Vaccinated? Four factors could increase your risk of COVID infection

About two weeks after being vaccinated, your anti-corona antibody level is at its peak and you are considered to be fully vaccinated.

But, as some people discovered in the fourth wave of the pandemic, even two full doses of the vaccine do not guarantee 100% protection against infection. A progressive infection looks a lot like a normal corona infection, but there are important differences.

A study of corona symptoms shows that the five most common symptoms among coronavirus-infected vaccinated people are: headache, runny nose, sneezing, sore throat, and impaired sense of smell.

This sounds similar to the usual and familiar symptoms experienced by the unvaccinated.

But without the vaccine there are two other symptoms from which the vaccinated are saved: fever and persistent cough.

A study that compared symptoms between vaccinated and unvaccinated people found that a vaccinated person infected with corona had a 58% lower chance of developing a fever. Most of the people who got vaccinated and later infected said they felt more like they had a mild cold.

Another difference is the risk of being hospitalized.

Those vaccinated are much less likely to be hospitalized due to their symptoms and are less likely to suffer from long-term symptoms, often referred to as prolonged COVID.

What increases the risk of infection in vaccinated people?

A study in the United Kingdom found that the infection rate of those vaccinated is 0.2%, which means that one in every 500 people is infected despite being vaccinated.

However, the possibility of becoming infected despite the vaccine is not the same for everyone and there are four factors that increase the risk.(Credit: Flash90)

1 – Type of vaccine

Clinical studies conducted before the approval of the various vaccines, as well as data collected after the start of the vaccination campaign from the world population, gave each of the approved vaccines a score in terms of the relative reduction of infection .

For Pfizer, more common among Israelis, the vaccine is 95% effective in reducing infection. Moderna’s vaccine is very close, 94% efficient.

Other vaccines that have been approved and administered globally have reported less effective data: the Johnson & Johnson vaccine was 66% and the Astra-Zenica vaccine was 70%. So someone who has been vaccinated with one of the latter two has slightly less effective protection than someone vaccinated with Pfizer or Moderna.(Credit: Flash90)(Credit: Flash90)

2 – Time elapsed since the last dose was received

The time that elapses since the vaccine is administered turns out to be one of the most important factors in the level of antibodies and, therefore, also in the quality of immunization. That is why Israel decided to vaccinate the population with a third booster dose and it seems that the rest of the world will do the same.
Recent studies indicate that immune resistance as a result of Pfizer vaccines subsides during the first four to six months after the second vaccine.

(Credit: Flash90)(Credit: Flash90)

3 – Variants

The virus we are faced with today is not exactly the same one that broke into our lives almost two years ago. Rather, there are new versions and sometimes slightly improved ones.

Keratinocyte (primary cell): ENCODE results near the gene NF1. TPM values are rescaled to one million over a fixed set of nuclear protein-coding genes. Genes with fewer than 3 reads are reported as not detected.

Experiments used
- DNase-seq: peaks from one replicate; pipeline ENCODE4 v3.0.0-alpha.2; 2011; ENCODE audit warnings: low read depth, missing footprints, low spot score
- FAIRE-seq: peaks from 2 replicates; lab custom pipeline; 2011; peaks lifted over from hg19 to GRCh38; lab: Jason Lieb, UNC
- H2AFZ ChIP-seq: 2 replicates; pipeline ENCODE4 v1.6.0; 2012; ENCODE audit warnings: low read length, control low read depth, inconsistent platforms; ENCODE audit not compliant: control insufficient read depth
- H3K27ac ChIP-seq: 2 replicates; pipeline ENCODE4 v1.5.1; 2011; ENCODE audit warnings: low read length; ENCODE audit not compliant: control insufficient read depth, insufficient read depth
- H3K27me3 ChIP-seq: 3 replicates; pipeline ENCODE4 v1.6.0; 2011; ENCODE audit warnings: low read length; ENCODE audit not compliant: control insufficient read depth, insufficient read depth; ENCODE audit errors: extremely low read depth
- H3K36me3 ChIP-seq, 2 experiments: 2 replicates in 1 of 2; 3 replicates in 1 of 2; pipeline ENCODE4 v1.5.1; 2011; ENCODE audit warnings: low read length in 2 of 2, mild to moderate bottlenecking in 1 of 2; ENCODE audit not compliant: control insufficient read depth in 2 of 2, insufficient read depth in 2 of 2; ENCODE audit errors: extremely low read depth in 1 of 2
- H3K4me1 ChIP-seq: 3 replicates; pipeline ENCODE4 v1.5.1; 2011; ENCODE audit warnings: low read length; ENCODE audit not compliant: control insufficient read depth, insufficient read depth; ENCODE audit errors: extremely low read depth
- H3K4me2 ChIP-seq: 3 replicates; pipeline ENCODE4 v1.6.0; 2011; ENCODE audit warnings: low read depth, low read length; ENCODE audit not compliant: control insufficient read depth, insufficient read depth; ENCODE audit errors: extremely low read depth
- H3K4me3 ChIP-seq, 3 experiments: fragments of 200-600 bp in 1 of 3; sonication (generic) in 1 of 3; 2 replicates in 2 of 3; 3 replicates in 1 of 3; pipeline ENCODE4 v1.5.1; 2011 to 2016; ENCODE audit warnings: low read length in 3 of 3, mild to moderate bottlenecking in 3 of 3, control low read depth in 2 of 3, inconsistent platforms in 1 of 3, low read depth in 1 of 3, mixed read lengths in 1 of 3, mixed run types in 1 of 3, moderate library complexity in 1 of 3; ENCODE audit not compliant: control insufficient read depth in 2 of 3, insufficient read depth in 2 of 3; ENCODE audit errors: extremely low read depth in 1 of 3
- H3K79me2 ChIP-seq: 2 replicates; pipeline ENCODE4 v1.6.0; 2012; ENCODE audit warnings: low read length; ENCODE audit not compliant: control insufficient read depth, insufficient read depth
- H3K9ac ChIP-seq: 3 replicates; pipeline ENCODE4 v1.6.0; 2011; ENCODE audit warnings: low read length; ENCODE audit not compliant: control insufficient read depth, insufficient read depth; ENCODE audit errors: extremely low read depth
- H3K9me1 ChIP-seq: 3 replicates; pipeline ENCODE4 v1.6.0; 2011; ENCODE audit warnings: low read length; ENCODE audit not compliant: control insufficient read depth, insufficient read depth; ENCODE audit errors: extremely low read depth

Certain mutations that the virus underwent during its travels around the world brought us a variety of variants, now named after Latin letters of the alphabet. The Delta variant and its descendants have become the most dominant strain of the virus in most of the world.

The efficacy percentages of the vaccines were calculated in the experimental stage in relation to the original version of the virus. However, by the time they were approved and administered, the vaccines were asked to fend off slightly different versions of the virus.
Thus, the efficacy percentages of the Pfizer vaccine, which stood at 95% against the original virus, decreased slightly to 93% against the Alpha variant and 88% against Delta.

As such, the variant you’ve been exposed to, which you don’t normally know about, will also affect your chances of getting infected even if you’re vaccinated.(Credit: Meuhedet)(Credit: Meuhedet)

4 – Your immune system

All the data mentioned in this article and in the studies it cites refer to the average risk relative to the general population. It is important to remember that each of us is an individual case, and the risk of each person becoming infected is the result of a complicated equation consisting of the type of vaccine received, how many doses were taken and when, and the chances of one. person. of contracting the virus depending on your lifestyle. For example, medical workers or teachers often find themselves in situations where their chances of contracting the virus are higher.

But the strength of an individual’s immune system also plays a role.

The strength of the immune system generally decreases with age. Also, chronic or long-term medical conditions can weaken the immune response. That is why the elderly and the immunosuppressed tend to develop fewer antibodies after being vaccinated and are considered more vulnerable to infection.

In most countries, these groups have been given priority in vaccination, which means that they have been vaccinated in the early stages to protect them. But it also means that your immune defenses start to wane earlier.

Related Posts

Leave a Reply

Your email address will not be published. Required fields are marked *